Nokia launches cheaper Windows-based phones
BARCELONA - Agence France-Presse
CEO of Nokia Corporation Stephen Elop gives a press conference in Barcelona on February 25, 2013 on the first day of the Mobile World Congress. The 2013 Mobile World Congress, the world's biggest mobile fair, is held from February 25 to 28 in Barcelona. AFP PHOTO/LLUIS GENENokia, once the leader of the mobile phone world, unveiled Monday two new Windows Phone-based Lumia smartphones aimed at the cheaper end of the market.
The Finnish group revealed the Nokia Lumia 720 and Nokia Lumia 520 on the opening day of the world's biggest mobile fair, the Mobile World Congress, in Barcelona, Spain.
"The momentum behind Nokia is gathering pace," said Nokia chief executive Stephen Elop.
"The launches today reflect our commitment to broadening our devices and services portfolio to meet the demands of people and businesses around the globe." The Nokia Lumia 720 has a camera with Carl Zeiss optics and has a starting price of 249 euros ($330) before taxes, with a rollout due to start in Hong Kong, Vietnam and Singapore in the first quarter.
The Nokia Lumia 520 would be priced at just 139 euros pre-tax, it said, the cheapest of its Windows Phone 8 devices, launching first in Hong Kong and Vietnam in the first quarter of this year before a broader release in the second quarter.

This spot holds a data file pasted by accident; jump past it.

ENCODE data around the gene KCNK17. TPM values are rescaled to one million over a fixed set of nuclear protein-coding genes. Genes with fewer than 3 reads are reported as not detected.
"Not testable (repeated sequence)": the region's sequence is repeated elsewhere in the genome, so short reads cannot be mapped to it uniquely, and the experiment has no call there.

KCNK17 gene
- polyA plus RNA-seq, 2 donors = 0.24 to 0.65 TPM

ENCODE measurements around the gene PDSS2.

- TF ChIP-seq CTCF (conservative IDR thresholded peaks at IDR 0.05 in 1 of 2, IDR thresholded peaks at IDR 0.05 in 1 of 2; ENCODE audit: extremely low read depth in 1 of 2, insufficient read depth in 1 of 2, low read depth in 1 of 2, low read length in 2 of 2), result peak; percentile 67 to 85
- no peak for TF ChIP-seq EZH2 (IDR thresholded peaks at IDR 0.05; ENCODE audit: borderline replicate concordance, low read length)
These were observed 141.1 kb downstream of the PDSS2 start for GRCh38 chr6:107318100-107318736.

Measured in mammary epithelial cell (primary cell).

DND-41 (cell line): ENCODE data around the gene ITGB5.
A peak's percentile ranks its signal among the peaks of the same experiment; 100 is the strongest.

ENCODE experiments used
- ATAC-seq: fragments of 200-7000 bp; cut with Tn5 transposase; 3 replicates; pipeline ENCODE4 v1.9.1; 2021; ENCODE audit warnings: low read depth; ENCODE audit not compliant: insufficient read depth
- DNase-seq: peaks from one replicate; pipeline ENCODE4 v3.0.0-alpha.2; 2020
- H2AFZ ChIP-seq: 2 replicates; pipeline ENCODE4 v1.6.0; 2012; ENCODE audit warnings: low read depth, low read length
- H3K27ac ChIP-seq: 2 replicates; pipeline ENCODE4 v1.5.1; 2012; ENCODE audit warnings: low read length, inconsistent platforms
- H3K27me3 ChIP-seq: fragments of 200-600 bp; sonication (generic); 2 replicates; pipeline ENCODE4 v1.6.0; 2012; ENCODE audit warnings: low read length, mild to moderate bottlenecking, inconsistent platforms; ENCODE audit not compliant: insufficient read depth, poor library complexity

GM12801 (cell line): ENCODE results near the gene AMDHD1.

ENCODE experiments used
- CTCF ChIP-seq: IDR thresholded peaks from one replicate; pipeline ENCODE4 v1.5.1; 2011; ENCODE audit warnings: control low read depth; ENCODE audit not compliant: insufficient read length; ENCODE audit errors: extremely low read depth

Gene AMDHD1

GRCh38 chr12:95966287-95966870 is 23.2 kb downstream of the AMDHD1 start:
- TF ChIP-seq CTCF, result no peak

Nokia said it would bring the Lumia 720 and the Nokia Lumia 520 to China.
Last month, Nokia posted a net profit of 202 million euros in the fourth quarter, its first quarterly profit for 18 months.
But the beleaguered company, which is trying to cut costs, said that it would not pay a dividend to shareholders for the first time in more than 20 years.
In the three months ending December 31, Nokia made a net profit of 202 million euros compared to a loss of 1.07 billion euros in the same quarter a year ago.
The company sold a total of 86.3 million devices during the quarter, including 4.4 million Lumia smartphones, its new flagship product developed with Microsoft.
Nokia said at the time that the numbers were better than expected. Still, net sales of smart devices fell 55 percent in the quarter to 1.2 billion euros on a yearly basis as volumes fell.